Classic Games 4 is - yes, you've guessed it - a compilation of four classic board games (in a computer version, of course). On one disk, you get chess, bridge, draughts and backgammon, all for £14.95. Good value for money, you might think - and you'd be right.
The bridge game is excellent. I'm an indifferent bridge player, who enjoys the anticipation of waiting to see what sort of a hand I'm going to get and the drama of actually bidding and playing, but hates the post-mortems and recriminations that accompany playing with real people. With this program, I get what I like and just as much of what I don't like as I can stand. Any more, and I can just tell the Spectrum to get lost.
The programming seems to be good, and the computer shows a remarkable amount of sense; it knows how to follow suit and play the low card without having to be told. It plays what to me looks like a fairly strong game. Finally, the display is more than adequate, although if I were buying just one game I would have demanded much better graphics from the +3 than you get here. But then, given that the program was written for the rubber keyed 48K, you have to accept a lower standard.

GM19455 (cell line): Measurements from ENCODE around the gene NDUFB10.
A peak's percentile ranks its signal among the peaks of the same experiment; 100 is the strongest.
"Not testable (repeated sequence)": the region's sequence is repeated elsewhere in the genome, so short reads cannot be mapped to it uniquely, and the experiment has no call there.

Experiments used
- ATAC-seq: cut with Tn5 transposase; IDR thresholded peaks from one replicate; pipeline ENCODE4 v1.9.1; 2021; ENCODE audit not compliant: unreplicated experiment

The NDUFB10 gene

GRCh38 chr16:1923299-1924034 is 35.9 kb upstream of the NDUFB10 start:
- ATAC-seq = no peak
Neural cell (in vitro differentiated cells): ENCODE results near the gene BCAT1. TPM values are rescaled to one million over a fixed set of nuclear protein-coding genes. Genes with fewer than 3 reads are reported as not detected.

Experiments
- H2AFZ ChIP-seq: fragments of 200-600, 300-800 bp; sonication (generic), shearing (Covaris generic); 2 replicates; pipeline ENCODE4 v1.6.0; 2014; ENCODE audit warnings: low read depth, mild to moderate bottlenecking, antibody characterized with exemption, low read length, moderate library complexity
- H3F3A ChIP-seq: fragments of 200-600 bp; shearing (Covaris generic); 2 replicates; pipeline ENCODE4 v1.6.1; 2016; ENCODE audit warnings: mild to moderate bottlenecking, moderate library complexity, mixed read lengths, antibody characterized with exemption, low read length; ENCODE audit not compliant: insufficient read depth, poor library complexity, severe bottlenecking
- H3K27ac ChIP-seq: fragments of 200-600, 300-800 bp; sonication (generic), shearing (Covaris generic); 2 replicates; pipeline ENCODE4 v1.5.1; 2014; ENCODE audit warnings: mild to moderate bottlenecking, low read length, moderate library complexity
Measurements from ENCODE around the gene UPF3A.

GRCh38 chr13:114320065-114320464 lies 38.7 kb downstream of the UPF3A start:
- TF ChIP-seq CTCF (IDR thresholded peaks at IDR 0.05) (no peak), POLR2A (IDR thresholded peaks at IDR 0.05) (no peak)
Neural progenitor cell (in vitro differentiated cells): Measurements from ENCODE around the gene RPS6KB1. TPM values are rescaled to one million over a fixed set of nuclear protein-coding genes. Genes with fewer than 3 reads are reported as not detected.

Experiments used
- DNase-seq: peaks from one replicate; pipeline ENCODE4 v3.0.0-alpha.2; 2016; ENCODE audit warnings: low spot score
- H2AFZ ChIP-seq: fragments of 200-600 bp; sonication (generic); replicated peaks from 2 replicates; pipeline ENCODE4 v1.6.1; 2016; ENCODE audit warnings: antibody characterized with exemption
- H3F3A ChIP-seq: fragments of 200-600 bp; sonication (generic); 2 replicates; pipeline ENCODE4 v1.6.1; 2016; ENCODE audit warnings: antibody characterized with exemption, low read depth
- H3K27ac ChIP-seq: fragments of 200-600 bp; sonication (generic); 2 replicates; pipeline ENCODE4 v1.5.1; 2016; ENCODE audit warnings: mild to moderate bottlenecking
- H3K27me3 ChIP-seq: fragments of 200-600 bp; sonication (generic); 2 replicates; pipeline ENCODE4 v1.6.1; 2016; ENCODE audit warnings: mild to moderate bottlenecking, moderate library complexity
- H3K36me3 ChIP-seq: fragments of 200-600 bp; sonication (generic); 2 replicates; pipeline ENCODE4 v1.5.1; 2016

With the other three games, however, the screen displays are diabolical. In fact, they are so bad that they make it almost impossible to play the games at all. If you persevere, then make sure that you have plenty of aspirin around, as you will end up with a heck of a headache. The problem is the same as the one which mars CP Software's Clock Chess 89. The colours of the pieces and the board are so badly chosen that the lighter pieces disappear against the lighter squares of the checkerboard in chess and draughts; the problem is less intense with backgammon, although the colours are still somewhat garish.
I had initially been relieved to see that you could change the colours of both pieces and board: but relief turned to dismay when I found that every combination of different colours that I could come up with had exactly the same problem. Come on CP you can do better than this!
The actual strength of the different programs is good, as far as I was able to work out. The computer plays both chess and draughts very well. With backgammon I find it more difficult to judge, as it is not a game I have played much; but certainly it could wipe the floor with me.
There are four very good games here, with a lot of programming effort expended on them. It's a shame three have been let down by dodgy screen displays.
A package of games, one good, the rest poor and most let down badly by very bad graphics. Oh dear.